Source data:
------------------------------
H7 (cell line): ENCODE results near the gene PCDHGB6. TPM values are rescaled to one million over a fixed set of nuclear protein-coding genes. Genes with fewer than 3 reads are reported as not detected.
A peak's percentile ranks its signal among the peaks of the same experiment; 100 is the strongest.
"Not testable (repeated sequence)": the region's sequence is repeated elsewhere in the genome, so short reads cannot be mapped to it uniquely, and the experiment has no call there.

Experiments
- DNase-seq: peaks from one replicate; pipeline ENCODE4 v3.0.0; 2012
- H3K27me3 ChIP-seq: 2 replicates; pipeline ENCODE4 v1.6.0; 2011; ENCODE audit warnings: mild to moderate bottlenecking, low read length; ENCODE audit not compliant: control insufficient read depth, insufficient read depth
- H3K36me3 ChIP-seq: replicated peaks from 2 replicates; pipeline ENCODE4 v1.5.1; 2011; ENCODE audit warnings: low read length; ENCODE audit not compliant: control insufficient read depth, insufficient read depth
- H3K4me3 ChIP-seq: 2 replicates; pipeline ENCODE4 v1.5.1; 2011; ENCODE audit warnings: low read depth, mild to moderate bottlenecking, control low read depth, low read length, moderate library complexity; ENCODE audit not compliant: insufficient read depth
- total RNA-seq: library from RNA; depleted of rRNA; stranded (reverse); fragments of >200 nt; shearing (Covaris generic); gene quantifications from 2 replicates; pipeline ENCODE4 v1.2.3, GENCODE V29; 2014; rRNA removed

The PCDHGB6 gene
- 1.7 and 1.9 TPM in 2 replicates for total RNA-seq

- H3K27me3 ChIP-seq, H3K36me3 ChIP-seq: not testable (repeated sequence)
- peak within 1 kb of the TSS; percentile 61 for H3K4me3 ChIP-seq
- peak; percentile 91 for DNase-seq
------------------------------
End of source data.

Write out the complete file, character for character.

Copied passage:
H7 (cell line): ENCODE results near the gene PCDHGB6. TPM values are rescaled to one million over a fixed set of nuclear protein-coding genes. Genes with fewer than 3 reads are reported as not detected.
A peak's percentile ranks its signal among the peaks of the same experiment; 100 is the strongest.
"Not testable (repeated sequence)": the region's sequence is repeated elsewhere in the genome, so short reads cannot be mapped to it uniquely, and the experiment has no call there.

Experiments
- DNase-seq: peaks from one replicate; pipeline ENCODE4 v3.0.0; 2012
- H3K27me3 ChIP-seq: 2 replicates; pipeline ENCODE4 v1.6.0; 2011; ENCODE audit warnings: mild to moderate bottlenecking, low read length; ENCODE audit not compliant: control insufficient read depth, insufficient read depth
- H3K36me3 ChIP-seq: replicated peaks from 2 replicates; pipeline ENCODE4 v1.5.1; 2011; ENCODE audit warnings: low read length; ENCODE audit not compliant: control insufficient read depth, insufficient read depth
- H3K4me3 ChIP-seq: 2 replicates; pipeline ENCODE4 v1.5.1; 2011; ENCODE audit warnings: low read depth, mild to moderate bottlenecking, control low read depth, low read length, moderate library complexity; ENCODE audit not compliant: insufficient read depth
- total RNA-seq: library from RNA; depleted of rRNA; stranded (reverse); fragments of >200 nt; shearing (Covaris generic); gene quantifications from 2 replicates; pipeline ENCODE4 v1.2.3, GENCODE V29; 2014; rRNA removed

The PCDHGB6 gene
- 1.7 and 1.9 TPM in 2 replicates for total RNA-seq

- H3K27me3 ChIP-seq, H3K36me3 ChIP-seq: not testable (repeated sequence)
- peak within 1 kb of the TSS; percentile 61 for H3K4me3 ChIP-seq
- peak; percentile 91 for DNase-seq